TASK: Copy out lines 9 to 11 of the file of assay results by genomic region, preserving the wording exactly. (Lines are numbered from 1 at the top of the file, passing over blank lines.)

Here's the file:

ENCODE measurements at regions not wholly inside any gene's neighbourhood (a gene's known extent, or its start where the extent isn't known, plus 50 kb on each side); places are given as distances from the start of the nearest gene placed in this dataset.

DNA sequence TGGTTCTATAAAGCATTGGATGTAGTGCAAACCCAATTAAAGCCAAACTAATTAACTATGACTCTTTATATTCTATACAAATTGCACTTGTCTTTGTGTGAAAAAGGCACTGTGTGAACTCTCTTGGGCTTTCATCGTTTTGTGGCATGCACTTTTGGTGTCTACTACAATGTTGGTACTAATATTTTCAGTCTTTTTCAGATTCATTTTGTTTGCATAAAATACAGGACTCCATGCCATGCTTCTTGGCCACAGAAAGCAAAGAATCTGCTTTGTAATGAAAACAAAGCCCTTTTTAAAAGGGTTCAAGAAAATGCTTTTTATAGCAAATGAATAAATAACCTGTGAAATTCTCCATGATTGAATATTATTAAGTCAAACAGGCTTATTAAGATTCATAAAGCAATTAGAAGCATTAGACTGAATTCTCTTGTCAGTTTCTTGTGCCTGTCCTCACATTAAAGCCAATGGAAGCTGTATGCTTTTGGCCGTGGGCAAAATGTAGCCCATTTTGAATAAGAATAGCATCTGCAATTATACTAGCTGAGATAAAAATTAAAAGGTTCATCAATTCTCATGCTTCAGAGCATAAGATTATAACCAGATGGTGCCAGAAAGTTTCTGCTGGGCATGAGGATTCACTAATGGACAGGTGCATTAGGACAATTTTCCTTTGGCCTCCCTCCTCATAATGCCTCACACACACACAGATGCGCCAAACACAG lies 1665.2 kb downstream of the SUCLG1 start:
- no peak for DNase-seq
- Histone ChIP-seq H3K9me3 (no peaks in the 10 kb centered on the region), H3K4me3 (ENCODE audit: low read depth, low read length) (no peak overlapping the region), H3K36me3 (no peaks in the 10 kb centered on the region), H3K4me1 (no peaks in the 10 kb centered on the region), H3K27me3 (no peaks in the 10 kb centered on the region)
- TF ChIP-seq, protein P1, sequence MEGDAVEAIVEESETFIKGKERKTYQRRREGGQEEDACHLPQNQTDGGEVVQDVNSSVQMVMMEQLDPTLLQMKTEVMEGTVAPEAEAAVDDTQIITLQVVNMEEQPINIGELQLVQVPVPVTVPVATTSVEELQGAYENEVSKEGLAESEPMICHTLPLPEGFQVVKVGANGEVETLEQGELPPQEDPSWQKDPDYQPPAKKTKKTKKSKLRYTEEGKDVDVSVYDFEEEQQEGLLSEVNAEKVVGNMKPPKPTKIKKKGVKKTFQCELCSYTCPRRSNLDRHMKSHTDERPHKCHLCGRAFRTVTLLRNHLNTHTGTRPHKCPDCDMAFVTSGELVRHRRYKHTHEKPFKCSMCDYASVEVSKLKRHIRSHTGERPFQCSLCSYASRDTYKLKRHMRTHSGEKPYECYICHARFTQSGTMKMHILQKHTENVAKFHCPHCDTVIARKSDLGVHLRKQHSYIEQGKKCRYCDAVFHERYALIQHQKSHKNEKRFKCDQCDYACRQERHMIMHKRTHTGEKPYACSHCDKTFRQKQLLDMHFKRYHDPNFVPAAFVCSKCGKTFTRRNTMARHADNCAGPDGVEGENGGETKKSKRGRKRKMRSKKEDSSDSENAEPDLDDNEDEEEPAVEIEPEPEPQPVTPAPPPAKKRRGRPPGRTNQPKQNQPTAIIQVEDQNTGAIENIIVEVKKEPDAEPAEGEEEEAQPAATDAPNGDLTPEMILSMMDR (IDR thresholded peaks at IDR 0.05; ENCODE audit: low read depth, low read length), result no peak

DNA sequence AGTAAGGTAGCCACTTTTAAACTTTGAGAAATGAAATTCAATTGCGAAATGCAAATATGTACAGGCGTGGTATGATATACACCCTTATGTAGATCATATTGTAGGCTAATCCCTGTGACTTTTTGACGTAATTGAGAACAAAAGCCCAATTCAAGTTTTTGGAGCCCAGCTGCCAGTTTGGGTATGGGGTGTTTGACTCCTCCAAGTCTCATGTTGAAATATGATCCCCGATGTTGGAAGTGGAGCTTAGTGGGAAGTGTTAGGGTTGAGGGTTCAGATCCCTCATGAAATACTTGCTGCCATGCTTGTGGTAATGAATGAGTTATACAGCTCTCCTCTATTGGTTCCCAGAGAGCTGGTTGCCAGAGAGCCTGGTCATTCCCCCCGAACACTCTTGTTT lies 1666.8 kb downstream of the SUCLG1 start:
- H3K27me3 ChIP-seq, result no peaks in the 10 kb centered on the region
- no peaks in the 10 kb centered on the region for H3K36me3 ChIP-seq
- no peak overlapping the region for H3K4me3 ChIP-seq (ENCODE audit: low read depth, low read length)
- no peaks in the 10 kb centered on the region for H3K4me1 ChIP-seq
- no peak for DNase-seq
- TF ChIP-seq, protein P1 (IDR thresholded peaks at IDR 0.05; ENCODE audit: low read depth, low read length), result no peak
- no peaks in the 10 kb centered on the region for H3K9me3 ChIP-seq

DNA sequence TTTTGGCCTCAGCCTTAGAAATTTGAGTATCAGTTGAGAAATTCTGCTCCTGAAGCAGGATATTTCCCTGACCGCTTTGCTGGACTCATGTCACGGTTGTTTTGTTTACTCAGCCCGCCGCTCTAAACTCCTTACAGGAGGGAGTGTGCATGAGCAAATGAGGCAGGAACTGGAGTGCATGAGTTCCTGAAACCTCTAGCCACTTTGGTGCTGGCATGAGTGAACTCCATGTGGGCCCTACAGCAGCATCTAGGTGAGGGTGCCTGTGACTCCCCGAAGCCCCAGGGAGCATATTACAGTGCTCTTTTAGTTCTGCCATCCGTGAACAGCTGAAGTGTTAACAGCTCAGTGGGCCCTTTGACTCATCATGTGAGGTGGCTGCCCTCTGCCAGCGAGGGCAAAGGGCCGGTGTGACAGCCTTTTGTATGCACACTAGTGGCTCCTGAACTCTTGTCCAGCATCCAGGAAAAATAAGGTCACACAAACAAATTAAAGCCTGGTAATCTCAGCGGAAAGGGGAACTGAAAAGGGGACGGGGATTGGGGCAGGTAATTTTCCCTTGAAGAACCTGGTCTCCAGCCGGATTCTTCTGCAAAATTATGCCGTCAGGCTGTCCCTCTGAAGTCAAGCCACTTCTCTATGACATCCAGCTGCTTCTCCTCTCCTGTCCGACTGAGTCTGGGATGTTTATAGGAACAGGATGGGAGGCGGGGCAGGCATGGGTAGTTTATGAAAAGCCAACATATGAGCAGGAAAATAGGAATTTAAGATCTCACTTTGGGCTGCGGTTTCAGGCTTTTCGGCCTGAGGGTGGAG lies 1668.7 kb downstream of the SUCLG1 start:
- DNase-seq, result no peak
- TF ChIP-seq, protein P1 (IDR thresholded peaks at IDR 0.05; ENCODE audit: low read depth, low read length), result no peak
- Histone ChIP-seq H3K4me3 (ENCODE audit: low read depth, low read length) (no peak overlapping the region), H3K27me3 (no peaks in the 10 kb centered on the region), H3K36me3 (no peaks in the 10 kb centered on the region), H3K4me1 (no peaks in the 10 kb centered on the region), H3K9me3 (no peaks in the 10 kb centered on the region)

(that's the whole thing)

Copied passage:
- no peak overlapping the region for H3K4me3 ChIP-seq (ENCODE audit: low read depth, low read length)
- no peaks in the 10 kb centered on the region for H3K4me1 ChIP-seq
- no peak for DNase-seq